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Mental Stress


According to one study, more than 30 percent of adults in the United States report experiencing high levels of stress.

When it comes to the workplace, however, some degree of stress from time to time is be expected with just about any occupation. And most people are able to effectively deal with situations like this and go about their normal lives.

But if mental stress – defined as the body’s reaction to heightened anxiety – occurs on a regular basis, you could develop an assortment of health-related problems because of it.

What Causes Mental Stress?

Mental stress involving the workplace can have several sources. Some people become stressed from unrealistic work pressures, such as having to constantly meet tight deadlines. Other times, mental stress comes from colleagues, clients, co-workers, or superiors. Even a demanding job that becomes even more time-consuming with mandatory overtime and other burdens can cause a boost in mental anxiety if it results in issues with maintaining an acceptable work-home or work-life balance that didn’t exist before.

Physical Health

Psychologically, you might become excessively worried or anxious if you are mentally stressed. Stress of this nature sometimes manifests itself as noticeable changes in your mood and the way you interact with others, both at work and in your personal life. Physical responses might include insomnia and similar sleep issues, changes in appetite, headaches, or an increased heart rate.

Some people experience episodes of hyperventilation or shortness of breath due to regular exposure to mental stress triggers. Mental stress may also contribute to the following health-related problems:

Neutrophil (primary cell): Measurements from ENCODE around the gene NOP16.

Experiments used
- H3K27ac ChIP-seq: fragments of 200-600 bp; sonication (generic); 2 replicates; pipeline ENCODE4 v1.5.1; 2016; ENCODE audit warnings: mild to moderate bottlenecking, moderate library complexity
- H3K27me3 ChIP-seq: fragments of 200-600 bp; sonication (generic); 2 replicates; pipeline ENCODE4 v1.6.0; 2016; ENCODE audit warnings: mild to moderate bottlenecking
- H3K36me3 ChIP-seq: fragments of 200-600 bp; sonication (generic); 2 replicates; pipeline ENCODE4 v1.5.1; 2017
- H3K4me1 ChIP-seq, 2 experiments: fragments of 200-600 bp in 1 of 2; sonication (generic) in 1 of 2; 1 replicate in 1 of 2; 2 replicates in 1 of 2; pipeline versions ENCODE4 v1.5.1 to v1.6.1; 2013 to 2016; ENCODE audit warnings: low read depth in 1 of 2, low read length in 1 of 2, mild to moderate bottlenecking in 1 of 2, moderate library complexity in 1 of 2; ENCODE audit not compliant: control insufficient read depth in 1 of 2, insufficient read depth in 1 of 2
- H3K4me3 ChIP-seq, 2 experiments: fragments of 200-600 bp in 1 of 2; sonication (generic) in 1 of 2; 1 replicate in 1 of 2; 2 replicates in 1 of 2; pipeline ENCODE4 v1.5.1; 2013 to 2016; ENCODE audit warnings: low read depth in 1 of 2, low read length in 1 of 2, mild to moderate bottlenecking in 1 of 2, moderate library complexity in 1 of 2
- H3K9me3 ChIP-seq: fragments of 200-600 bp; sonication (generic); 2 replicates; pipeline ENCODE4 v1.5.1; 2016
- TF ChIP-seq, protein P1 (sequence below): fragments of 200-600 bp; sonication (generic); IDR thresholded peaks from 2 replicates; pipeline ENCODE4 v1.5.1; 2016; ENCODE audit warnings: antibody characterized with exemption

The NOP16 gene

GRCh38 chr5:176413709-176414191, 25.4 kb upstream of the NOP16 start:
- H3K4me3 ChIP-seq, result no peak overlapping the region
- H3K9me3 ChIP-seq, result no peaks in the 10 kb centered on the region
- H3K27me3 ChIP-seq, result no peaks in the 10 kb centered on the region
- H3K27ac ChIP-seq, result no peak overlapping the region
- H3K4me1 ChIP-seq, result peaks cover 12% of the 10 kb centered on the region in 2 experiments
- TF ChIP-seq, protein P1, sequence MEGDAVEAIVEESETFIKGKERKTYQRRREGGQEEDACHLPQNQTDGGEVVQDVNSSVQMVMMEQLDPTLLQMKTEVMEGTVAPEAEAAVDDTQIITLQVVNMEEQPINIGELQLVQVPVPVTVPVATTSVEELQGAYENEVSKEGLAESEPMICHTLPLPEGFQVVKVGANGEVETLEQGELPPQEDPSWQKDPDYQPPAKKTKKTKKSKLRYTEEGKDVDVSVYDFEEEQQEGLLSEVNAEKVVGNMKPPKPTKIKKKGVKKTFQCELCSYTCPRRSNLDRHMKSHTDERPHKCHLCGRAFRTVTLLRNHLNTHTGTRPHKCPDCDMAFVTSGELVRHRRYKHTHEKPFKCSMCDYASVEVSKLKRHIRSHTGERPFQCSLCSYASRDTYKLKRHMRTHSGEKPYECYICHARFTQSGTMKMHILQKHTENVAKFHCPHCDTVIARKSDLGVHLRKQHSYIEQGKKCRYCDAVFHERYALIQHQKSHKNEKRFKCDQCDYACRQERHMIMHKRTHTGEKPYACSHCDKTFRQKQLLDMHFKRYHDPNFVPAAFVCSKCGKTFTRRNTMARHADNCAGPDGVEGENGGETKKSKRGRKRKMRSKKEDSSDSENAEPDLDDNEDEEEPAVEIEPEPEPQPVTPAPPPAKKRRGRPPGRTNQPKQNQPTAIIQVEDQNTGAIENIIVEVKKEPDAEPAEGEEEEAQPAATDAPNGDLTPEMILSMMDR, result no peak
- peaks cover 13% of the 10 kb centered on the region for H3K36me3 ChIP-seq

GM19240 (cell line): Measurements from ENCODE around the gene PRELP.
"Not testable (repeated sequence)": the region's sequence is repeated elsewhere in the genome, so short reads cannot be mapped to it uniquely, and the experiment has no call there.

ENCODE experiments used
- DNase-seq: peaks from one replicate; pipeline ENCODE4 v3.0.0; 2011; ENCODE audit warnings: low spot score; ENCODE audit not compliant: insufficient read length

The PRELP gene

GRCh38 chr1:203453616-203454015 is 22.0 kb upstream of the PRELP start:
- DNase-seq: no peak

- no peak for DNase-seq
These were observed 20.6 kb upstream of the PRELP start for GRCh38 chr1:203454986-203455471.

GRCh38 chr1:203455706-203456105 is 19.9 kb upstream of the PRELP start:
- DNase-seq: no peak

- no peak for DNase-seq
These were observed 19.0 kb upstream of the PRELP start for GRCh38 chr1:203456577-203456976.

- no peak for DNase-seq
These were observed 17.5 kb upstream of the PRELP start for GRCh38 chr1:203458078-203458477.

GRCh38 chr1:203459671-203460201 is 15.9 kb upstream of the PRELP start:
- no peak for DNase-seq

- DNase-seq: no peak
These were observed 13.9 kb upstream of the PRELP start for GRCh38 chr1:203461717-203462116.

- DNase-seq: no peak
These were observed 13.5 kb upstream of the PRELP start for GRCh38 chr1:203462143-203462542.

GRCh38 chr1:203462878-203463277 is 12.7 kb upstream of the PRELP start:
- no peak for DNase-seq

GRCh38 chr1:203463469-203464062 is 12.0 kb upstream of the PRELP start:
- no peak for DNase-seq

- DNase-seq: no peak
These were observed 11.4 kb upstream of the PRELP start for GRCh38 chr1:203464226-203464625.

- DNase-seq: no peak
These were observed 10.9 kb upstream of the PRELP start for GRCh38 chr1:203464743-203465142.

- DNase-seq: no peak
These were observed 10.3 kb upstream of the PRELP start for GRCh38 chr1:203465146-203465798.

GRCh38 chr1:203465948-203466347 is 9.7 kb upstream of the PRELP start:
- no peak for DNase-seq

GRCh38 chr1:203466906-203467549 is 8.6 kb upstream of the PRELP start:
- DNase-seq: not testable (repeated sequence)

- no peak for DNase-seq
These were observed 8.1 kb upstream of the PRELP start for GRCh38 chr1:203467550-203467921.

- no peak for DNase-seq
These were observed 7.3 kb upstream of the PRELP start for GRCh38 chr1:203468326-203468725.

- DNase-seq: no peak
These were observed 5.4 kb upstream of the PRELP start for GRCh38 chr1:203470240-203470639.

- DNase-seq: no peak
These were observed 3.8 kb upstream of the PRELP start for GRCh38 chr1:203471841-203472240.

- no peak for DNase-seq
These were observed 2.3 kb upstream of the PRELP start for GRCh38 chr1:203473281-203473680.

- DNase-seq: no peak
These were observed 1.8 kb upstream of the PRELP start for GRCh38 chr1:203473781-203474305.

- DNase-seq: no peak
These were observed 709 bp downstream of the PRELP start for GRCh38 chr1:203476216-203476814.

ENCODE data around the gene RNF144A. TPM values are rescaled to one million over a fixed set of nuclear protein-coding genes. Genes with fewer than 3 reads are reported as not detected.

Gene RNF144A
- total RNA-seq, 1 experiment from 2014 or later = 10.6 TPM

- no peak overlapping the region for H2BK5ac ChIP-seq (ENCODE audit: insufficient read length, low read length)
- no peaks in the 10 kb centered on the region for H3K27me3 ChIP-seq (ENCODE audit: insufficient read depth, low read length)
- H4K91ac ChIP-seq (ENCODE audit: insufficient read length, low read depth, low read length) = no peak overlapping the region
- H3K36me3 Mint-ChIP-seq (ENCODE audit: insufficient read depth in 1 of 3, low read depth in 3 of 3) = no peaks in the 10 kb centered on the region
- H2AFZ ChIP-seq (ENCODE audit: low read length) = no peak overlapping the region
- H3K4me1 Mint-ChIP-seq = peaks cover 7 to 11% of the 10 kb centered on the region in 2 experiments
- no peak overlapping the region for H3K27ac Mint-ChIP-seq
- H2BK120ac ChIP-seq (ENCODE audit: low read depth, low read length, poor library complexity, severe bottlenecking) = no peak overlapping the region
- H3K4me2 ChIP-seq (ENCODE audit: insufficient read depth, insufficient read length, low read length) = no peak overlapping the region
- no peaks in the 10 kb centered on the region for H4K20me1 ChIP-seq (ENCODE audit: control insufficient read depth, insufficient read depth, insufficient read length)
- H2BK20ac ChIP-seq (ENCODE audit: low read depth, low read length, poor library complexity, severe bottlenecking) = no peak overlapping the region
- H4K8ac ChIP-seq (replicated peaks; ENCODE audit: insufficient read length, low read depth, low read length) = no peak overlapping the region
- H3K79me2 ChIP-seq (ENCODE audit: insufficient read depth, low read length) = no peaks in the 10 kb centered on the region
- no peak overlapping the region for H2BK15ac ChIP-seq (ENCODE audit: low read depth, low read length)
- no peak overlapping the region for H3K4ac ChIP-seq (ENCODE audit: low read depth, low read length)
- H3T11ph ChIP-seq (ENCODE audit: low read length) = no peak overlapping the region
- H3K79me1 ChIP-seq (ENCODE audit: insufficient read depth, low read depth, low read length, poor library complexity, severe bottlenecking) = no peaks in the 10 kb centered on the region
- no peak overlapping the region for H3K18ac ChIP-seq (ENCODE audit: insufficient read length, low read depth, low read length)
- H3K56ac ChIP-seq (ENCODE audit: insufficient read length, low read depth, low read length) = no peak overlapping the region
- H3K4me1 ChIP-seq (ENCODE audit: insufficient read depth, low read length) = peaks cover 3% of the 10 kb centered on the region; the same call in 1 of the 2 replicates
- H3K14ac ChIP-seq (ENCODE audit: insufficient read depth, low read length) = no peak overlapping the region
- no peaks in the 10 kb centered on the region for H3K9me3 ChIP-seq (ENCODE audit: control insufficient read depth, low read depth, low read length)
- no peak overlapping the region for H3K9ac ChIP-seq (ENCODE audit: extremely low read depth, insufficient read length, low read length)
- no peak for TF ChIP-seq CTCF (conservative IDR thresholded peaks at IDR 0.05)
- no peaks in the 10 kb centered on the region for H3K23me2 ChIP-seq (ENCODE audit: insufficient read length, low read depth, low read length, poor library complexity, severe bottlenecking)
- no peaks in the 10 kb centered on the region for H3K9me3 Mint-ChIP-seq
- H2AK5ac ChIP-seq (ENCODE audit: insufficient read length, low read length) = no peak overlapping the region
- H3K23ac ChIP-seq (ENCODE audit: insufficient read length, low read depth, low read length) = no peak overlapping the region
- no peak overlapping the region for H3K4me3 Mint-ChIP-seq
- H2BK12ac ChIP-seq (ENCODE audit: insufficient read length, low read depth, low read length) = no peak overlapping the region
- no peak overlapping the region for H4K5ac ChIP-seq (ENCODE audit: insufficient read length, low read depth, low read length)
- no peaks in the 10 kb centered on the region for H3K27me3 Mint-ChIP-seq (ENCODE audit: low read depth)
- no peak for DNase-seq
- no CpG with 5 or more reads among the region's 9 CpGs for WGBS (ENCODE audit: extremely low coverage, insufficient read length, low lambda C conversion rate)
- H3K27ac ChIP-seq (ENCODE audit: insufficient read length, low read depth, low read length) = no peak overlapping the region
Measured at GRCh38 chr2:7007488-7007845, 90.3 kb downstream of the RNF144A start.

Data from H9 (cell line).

• A noticeable decrease in energy
  • Chronic back or neck pain
  • Nausea and vomiting
  • Frequent illnesses
  • Changes in libido
  • Digestive problems
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Managing Mental Stress

Treatment for mental stress tends to be a fairly complex process. For instance, if your increased mental anxiety is contributing to muscle tension that’s causing you to experience lower back pain (LBP), you may first visit a spine specialist to rule out common sources of this type of discomfort. If mental stress is causing your blood pressure to spike, initial treatment may involve medication.

In fact, it’s not unusual for people with work-related mental stress to go through a series of diagnostic tests to rule out physical sources of the symptoms experienced. You may be able to speed up this process and eliminate the need for unnecessary testing by discussing your likely sources of mental stress. If it’s believed that your physical symptoms are related to mental or psychological stress, treatment may involve:

  • Massage therapy and other relaxation techniques
  • Cognitive behavioral therapy to change how you perceive and deal with stressful situations
  • Mental health counseling
  • The development of personal coping mechanisms

If mental stress brought on by your workplace is affecting your well-being, you may be entitled to compensation.

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